Dining rooms are essential spaces in our home interiors. It is here that we socialise and get together over tasty meals, where we share the events of our days and feel connected with our family, friends and loved ones. However, for a lot of us, having an additional room for the sole and exclusive purpose of dining, especially given the trend in recent years of downsizing our domestic spaces to make them more compact and manageable, may be a luxury, and virtually impossible within the modest walls and floor plan we have. Not to worry: ultimately, we all dine, and we all have at least once space in our homes that we use as a 'dining area'. And while that space may not be terrible large, with a few tips and tricks, even the most modest nooks can be made to look bigger and impart a greater feeling of space.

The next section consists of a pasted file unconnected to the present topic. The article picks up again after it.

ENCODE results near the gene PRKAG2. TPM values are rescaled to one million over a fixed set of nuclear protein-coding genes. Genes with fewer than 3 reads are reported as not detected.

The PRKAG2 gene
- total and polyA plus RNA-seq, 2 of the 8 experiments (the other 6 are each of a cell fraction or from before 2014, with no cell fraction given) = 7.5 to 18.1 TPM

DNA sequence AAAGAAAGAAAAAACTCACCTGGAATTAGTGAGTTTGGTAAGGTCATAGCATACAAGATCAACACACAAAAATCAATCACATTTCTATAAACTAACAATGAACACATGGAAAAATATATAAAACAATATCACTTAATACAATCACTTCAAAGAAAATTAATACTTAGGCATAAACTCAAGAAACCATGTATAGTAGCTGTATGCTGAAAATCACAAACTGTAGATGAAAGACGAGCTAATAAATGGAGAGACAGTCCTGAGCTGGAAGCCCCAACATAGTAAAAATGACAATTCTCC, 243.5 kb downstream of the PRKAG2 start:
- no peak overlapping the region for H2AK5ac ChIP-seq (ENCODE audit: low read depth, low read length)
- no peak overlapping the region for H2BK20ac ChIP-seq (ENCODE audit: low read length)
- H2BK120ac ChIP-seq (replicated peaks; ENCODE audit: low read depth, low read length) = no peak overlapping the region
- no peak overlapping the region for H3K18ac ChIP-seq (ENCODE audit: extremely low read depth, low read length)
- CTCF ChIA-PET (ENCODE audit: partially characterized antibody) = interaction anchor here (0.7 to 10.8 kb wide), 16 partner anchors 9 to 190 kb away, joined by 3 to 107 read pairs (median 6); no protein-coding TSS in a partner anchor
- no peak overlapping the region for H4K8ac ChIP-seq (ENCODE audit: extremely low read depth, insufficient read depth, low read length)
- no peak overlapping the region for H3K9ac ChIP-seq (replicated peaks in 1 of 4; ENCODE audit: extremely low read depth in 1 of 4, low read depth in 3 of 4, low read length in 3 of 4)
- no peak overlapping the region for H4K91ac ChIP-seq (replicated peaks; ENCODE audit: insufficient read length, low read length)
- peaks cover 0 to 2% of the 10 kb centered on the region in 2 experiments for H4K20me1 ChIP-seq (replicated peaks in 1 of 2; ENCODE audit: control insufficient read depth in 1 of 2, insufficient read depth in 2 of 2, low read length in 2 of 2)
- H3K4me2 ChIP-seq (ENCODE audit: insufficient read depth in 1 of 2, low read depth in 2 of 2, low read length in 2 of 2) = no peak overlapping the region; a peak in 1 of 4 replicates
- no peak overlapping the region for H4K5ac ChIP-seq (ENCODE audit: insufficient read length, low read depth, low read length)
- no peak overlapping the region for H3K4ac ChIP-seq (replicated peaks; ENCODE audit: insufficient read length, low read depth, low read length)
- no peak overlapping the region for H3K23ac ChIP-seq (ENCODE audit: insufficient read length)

Today on homify, we're helping out with a look at how to make your small dining areas look bigger. Struggling with a small dining space that just can't be budged? Read on for a little timely guidance.
When the walls feel like they're closing in on you during mealtime, there's only one thing to do: work with them. So often, the result of our feelings of dining room confinement come down to the fact that we're not using the space correctly, or to its full potential—clutter, mess, bits and pieces are strewn all throughout, and there's no sign of any clear space for us to enjoy our delicious meals and relax.